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Appendix B - RAS Cabling

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Most ISA and EISA computers have one of the following serial port connectors:

  • 25-pin male "D-shell" connectors

  • 9-pin male connectors

Most—but not all—off-the-shelf cables will work with your modems. Some cables do not have all the pins connected as shown in the following tables. When purchasing cables, tell your dealer exactly what you need, and provide the information in these tables to be sure you have the correct match.

Note Do not use the 9-to-25-pin converters that come with most mouse hardware, because some of them do not carry modem signals.

25-Pin Cabling

As Table B.1 shows, pins 1 through 8 on the serial port connector are wired to their counterparts on the modem connector. Ribbon cables usually have all 25 pins wired straight across, but they can cause interference to TVs, radios, and VCRs. To prevent this problem, use shielded RS-232 cable.

25-pin serial port connector

25-pin modem connector

Signal

1

1

Ground

2

2

Transmit Data

3

3

Receive Data

4

4

Request to Send

5

5

Clear to Send

6

6

Data Set Ready

7

7

Signal Ground

8

8

Carrier Detect

20

20

Data Terminal Ready

9-Pin Cabling

The following table shows how to connect a 9-pin serial port connector on a computer to a 25-pin connector on a modem. Again, if you buy an off-the-shelf cable, be sure all pins are connected as shown in Table B.2.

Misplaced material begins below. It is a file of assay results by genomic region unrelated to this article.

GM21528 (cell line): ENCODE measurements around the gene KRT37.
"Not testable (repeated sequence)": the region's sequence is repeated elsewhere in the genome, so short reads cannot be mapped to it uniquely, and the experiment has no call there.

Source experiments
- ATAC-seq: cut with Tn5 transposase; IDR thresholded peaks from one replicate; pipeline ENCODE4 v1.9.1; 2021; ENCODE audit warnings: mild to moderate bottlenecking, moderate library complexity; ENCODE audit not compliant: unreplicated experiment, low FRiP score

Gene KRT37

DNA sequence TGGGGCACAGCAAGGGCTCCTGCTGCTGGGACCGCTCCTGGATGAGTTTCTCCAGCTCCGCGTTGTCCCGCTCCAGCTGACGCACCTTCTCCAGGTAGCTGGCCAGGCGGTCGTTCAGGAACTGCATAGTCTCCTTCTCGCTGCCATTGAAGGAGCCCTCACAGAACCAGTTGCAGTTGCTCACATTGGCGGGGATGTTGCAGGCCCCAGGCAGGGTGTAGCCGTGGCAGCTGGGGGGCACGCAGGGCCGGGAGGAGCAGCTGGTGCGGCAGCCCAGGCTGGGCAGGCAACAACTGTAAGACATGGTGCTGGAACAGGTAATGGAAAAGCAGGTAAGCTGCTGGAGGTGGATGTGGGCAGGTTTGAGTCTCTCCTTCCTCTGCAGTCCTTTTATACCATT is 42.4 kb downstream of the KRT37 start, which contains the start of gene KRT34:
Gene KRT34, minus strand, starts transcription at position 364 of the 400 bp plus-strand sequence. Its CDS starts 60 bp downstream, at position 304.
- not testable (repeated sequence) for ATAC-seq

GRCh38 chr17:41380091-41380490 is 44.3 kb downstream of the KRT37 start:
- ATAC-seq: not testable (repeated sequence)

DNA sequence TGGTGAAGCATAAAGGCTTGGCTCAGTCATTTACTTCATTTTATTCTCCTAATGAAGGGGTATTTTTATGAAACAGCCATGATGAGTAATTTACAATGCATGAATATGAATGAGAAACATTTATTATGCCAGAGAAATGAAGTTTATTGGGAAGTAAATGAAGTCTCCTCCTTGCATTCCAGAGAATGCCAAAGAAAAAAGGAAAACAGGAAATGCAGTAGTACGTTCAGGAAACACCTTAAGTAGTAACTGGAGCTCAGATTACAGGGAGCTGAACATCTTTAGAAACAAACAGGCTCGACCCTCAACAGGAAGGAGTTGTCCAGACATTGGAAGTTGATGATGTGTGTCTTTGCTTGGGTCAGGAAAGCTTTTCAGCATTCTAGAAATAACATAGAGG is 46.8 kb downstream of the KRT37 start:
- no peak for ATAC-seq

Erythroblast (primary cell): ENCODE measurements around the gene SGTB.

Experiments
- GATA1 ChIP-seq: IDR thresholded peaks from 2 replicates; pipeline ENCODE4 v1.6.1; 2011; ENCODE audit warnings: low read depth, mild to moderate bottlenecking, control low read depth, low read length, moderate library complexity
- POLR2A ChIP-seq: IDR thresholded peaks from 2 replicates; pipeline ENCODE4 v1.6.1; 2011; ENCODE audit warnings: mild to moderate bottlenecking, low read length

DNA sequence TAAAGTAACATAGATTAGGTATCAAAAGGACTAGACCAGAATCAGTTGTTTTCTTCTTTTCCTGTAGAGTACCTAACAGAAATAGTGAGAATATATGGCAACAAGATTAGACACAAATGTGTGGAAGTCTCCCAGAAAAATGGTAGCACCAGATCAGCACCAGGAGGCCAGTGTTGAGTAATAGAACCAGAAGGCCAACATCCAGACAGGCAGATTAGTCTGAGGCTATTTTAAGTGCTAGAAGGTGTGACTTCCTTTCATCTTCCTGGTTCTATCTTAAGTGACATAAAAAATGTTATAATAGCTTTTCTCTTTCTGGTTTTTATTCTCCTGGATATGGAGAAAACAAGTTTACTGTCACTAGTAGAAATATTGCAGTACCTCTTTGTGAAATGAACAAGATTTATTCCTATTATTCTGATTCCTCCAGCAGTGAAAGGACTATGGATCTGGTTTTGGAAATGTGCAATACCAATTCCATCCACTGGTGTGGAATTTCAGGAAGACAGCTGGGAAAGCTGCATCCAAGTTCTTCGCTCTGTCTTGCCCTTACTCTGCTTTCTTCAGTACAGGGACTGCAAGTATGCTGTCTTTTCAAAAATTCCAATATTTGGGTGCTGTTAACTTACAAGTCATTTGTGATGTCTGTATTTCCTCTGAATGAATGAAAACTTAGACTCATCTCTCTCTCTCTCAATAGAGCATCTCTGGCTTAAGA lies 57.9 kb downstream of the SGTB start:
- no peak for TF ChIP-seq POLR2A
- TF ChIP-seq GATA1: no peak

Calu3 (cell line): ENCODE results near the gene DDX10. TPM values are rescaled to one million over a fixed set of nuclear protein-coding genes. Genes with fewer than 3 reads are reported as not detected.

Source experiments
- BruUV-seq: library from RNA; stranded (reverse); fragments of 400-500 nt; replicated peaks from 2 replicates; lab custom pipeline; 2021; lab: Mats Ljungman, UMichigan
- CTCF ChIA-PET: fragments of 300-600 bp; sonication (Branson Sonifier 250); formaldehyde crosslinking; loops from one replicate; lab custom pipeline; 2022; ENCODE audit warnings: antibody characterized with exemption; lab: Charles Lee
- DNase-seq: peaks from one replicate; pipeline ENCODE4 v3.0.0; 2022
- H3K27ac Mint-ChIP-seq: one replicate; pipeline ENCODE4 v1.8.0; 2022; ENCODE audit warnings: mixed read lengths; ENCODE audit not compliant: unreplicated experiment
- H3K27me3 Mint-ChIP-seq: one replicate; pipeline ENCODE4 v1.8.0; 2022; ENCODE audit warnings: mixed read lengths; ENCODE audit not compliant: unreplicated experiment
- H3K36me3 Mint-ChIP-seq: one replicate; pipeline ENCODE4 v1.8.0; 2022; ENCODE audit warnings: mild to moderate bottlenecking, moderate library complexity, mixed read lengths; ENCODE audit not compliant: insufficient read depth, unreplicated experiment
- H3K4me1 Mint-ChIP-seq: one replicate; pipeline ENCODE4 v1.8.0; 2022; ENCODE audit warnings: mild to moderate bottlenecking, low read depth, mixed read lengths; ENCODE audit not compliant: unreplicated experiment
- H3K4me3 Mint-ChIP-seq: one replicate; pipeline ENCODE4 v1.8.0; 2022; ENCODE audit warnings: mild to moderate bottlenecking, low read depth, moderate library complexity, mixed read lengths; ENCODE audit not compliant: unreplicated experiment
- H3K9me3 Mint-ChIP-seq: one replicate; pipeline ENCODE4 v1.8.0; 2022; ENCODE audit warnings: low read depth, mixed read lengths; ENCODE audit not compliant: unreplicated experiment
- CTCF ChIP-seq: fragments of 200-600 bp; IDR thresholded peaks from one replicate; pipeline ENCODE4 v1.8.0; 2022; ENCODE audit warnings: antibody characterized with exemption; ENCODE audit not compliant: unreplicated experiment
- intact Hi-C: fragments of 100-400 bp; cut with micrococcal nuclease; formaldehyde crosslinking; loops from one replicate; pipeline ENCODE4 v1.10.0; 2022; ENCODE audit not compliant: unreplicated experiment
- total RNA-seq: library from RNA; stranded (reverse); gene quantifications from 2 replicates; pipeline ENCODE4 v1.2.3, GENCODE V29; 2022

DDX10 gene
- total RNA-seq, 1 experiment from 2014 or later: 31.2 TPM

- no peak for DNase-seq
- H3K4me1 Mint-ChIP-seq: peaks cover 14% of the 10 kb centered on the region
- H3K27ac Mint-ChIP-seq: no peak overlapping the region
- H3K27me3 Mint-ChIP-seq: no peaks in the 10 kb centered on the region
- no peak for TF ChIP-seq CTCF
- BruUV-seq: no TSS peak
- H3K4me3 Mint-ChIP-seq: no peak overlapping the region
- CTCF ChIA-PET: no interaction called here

9-pin serial port connector

25-pin modem connector

Signal

1

8

Carrier Detect

2

3

Receive Data

3

2

Transmit Data

4

20

Data Terminal Ready

5

7

Signal Ground

6

6

Data Set Ready

7

4

Request to Send

8

5

Clear to Send

9

22

Ring Indicator (optional)

Note Some modems have the Data Set Ready (DSR) signal physically tied to the Data Carrier Detect (DCD) signal. Some 1200-bps modems and other 2400-bps modems have dip switches default to this setting as well. As a result, if such a modem loses power while listening for a call, the Remote Access server cannot detect the condition because the DSR will not change as it does with other modems.

Serial Cabling Requirements

The remote Access Service requires the following pins on the RS-232 cable:

Rx

Receive

Tx

Transmit

CTS

Clear To Send

RTS

Ready To Send

DTR

Data Terminal Ready

DSR

Data Set Ready

DCD

Data Carrier Detected

Caution All the pins listed above must be present. The Remote Access Service does not work if any of the seven pins is missing. If any pins are not present and working, the Remote Access Service reports a hardware error.

Null Modem Cabling

If you are using a null modem to make a direct serial connection between two computers, your cable must be wired as shown in tables B.3 and B.4.

Remote host serial port connector

Calling system serial port connector

Signal

3

2

Transmit Data

2

3

Receive Data

7

8

Request to Send

8

7

Clear to Send

6, 1

4

Data Set Ready and Carrier Detect

5

5

Signal Ground

4

6, 1

Data Terminal Ready

Remote host serial port connector

Calling system serial port connector

Signal

2

3

Transmit Data

3

2

Receive Data

4

5

Request to Send

5

4

Clear to Send

6, 8

20

Data Set Ready and Carrier Detect

7

7

Signal Ground

20

6, 8

Data Terminal Ready

Off-the-shelf null modem cables might be improperly wired. Be sure to tell your dealer that your null modem cables must be wired as shown in Table B.4.

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